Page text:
in this summer brightness I am a pup again with Dad outside the garden shed as he saws to fix a step for me to mount the rocking horse whose head he crafted in the shed at his vice whose eye he painted and whose reins made of ribboned cord hang loose for me the mane an old brown carpet strip I watched him tack with care and did not dare to say I hated how it felt to me like cotton wool in Aspirin shiver and baking in the sun I shiver as if the future had come shadowed and adult he smiles at my impatience holds out his hand and I step up to his step
in the hut are his drawer of sharpened chisels the carefully adjusted planes the line of lasts from father down to me leather wax and thread for him to repair shoes I wear happily strike sparks from segs click click my way into today.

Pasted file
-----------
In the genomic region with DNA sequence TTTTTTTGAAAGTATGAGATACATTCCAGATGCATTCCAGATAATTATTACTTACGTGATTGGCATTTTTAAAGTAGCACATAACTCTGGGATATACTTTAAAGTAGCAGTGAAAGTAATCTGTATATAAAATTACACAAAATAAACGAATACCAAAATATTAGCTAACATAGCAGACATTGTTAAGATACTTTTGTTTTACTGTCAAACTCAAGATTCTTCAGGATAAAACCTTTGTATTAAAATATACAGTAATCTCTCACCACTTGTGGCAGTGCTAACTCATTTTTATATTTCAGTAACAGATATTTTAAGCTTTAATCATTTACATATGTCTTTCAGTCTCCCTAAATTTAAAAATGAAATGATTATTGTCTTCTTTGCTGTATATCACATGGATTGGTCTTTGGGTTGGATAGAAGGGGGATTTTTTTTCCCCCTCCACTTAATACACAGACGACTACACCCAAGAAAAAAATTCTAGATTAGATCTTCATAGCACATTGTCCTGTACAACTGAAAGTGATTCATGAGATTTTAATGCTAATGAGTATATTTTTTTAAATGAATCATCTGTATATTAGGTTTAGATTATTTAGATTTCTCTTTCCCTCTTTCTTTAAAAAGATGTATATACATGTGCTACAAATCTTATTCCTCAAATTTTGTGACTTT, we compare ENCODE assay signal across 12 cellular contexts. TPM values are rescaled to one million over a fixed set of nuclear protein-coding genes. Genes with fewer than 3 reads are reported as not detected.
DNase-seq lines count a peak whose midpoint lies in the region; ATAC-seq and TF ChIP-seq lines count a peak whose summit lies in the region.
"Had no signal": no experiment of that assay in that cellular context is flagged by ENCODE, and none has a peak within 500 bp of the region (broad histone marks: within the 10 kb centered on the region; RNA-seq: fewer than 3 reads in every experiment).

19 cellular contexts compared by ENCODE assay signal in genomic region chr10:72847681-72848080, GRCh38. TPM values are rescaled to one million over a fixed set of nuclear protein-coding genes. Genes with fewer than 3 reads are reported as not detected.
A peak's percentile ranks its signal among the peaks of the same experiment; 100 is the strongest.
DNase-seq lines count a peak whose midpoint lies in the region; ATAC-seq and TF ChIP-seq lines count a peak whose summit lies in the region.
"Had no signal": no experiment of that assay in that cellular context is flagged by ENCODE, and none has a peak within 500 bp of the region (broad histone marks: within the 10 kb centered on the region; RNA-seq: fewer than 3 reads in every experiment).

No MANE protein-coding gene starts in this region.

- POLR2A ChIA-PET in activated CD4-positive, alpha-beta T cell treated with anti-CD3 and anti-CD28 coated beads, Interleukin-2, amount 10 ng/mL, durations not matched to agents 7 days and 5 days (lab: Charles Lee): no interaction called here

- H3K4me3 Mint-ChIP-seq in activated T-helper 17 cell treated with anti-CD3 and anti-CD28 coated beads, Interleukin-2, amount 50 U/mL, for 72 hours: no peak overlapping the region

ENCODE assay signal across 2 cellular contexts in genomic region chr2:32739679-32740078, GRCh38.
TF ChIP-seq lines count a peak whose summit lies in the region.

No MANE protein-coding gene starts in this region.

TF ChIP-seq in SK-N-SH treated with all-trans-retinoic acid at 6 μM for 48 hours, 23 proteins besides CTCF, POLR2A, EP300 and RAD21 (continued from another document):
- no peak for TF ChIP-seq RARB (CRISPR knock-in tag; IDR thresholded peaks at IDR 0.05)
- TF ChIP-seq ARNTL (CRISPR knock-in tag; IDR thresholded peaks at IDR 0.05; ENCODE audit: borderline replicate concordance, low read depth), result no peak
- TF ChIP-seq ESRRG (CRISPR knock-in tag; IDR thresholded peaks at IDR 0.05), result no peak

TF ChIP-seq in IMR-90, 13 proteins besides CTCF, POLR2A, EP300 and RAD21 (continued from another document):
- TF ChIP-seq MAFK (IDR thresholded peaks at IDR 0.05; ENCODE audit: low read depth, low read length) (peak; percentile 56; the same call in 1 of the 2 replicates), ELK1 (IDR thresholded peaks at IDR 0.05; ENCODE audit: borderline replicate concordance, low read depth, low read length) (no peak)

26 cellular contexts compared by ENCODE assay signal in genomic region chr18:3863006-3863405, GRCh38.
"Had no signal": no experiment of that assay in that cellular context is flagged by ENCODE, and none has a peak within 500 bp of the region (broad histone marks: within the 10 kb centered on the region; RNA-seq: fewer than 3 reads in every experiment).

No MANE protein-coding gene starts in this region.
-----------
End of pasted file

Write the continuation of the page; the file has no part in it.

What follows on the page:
The Hut was first published in Brantwood, Cinnamon Press, 2019
George Colkitto writes for the pleasure of words. Recent publications are two poetry collections from Diehard Press, The Year of the Loch and Waitin tae meet wie the Deil and a pamphlet from Cinnamon Press, Brantwood, that place of Little Green Poems.
He knows the place, the crop between the shallow hills, at the parting of a cart track or on a cliff’s narrow ledge. Each journey has a cost.
Barbed wire, brambles, a horsefly’s sting, his arms threaded with scarlet, the juice of sloes, wild damsons, plum, blood, his white hair invaded by leaves and burrs. This is his lot.
Once, upended by a stile and full length upon the grass, he found an orchid. A tiny slip of a thing, and never said a word. Others have tried to follow him on his wild scramblings, searched the fields at dawn but found nothing.